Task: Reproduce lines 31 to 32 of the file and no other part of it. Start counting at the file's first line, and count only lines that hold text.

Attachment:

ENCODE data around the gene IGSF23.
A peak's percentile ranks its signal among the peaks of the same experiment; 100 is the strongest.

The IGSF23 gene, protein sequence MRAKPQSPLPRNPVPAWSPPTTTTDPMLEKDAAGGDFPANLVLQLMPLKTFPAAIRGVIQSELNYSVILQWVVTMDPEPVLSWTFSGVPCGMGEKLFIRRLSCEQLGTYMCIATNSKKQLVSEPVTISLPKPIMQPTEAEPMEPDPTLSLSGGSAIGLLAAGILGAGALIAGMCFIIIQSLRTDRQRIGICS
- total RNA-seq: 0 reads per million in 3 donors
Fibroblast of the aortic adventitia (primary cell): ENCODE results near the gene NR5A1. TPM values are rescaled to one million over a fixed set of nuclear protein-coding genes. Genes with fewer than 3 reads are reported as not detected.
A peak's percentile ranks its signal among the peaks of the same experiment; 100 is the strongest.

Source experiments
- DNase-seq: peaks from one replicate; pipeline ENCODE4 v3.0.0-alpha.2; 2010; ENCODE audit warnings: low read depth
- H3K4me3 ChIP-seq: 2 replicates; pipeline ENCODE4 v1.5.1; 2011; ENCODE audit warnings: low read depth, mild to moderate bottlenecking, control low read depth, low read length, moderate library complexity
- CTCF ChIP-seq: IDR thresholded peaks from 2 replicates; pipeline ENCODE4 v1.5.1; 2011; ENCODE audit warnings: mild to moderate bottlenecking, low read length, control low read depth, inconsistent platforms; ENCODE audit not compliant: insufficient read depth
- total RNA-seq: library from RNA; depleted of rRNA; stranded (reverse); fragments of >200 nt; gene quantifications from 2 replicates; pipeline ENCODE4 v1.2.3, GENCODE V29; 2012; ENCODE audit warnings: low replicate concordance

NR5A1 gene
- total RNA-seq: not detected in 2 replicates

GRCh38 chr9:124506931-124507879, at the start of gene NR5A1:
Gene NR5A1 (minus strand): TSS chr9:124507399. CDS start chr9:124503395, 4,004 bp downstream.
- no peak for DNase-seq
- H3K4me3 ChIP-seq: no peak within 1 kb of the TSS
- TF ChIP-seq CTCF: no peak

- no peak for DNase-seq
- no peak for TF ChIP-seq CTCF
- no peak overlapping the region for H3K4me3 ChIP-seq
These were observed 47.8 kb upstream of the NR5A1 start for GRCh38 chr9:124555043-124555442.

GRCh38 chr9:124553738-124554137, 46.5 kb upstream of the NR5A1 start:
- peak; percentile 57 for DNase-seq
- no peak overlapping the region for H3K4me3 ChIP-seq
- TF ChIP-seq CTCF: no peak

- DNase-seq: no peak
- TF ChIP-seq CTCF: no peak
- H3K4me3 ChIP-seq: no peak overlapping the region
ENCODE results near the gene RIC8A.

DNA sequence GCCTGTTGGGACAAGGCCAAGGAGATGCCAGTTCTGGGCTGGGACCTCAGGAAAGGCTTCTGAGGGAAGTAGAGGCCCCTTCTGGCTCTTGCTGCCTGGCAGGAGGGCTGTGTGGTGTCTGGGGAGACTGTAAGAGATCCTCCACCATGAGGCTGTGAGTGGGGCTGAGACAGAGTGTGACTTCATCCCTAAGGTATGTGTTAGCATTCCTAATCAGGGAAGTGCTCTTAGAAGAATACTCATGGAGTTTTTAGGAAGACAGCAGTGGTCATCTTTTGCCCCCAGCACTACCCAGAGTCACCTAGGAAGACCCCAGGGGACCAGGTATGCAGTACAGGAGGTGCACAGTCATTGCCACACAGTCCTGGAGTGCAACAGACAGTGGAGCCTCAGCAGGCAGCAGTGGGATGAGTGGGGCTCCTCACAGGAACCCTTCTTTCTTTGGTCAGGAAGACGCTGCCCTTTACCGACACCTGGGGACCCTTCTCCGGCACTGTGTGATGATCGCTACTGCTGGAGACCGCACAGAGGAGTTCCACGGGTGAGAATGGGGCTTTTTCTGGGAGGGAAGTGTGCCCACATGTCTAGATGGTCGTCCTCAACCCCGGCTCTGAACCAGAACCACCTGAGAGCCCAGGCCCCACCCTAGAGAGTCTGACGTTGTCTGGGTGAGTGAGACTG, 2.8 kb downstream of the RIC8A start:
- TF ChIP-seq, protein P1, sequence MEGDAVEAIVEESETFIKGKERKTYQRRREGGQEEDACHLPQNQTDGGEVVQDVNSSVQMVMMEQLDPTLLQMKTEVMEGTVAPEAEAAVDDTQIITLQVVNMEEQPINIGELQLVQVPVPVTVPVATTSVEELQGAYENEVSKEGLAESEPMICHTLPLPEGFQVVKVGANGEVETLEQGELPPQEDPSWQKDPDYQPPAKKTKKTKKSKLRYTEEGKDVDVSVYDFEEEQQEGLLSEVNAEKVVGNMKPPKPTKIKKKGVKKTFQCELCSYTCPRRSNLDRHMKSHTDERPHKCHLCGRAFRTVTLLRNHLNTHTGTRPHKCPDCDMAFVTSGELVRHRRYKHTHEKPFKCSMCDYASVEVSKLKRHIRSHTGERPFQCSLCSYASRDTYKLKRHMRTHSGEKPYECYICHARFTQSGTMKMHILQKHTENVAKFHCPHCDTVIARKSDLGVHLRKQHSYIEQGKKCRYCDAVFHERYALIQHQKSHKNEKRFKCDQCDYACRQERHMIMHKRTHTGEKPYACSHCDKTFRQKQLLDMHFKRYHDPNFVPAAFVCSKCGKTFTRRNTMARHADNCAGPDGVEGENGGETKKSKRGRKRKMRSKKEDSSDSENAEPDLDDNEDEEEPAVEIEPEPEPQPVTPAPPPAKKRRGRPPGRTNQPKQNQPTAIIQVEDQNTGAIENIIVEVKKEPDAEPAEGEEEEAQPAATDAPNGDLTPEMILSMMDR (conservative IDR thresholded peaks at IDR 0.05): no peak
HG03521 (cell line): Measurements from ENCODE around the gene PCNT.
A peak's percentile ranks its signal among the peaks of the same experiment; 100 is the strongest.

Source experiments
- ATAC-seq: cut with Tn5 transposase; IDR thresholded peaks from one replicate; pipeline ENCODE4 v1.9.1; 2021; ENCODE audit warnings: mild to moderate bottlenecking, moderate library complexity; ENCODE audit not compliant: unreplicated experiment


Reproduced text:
DNA sequence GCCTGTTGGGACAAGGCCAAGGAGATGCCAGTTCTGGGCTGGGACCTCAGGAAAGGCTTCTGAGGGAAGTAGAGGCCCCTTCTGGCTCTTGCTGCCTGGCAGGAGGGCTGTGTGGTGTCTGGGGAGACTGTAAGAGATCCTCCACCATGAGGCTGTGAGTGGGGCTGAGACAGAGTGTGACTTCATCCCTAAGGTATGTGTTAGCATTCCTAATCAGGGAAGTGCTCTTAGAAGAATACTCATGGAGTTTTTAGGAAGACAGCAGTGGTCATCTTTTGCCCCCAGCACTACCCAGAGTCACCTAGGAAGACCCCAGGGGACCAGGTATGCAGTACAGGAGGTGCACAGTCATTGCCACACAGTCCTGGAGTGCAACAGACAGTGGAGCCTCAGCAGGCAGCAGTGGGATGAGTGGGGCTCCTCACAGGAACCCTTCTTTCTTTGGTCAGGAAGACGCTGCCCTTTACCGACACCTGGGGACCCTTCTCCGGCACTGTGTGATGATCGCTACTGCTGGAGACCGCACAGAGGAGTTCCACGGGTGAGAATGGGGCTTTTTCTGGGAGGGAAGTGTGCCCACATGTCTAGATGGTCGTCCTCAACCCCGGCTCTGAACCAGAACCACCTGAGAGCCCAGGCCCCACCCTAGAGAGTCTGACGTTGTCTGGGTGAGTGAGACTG, 2.8 kb downstream of the RIC8A start:
- TF ChIP-seq, protein P1, sequence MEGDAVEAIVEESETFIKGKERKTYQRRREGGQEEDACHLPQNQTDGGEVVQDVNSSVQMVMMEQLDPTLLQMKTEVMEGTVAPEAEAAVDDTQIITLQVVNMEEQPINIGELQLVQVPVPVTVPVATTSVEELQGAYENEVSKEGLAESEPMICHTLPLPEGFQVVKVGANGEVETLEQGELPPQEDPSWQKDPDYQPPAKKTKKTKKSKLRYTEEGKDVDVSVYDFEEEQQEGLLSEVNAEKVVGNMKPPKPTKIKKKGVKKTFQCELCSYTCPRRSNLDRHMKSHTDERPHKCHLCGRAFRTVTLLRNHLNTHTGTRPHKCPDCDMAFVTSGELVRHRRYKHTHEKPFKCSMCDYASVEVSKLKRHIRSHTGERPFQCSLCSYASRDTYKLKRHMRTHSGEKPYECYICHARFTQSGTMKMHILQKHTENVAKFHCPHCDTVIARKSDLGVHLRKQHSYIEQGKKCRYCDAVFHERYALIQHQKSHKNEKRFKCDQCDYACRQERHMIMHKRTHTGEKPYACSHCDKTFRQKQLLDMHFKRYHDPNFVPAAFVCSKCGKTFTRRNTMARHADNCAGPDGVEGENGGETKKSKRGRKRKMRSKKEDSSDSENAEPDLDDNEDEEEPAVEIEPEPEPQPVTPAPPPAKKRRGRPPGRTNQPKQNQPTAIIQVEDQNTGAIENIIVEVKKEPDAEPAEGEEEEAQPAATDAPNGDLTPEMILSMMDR (conservative IDR thresholded peaks at IDR 0.05): no peak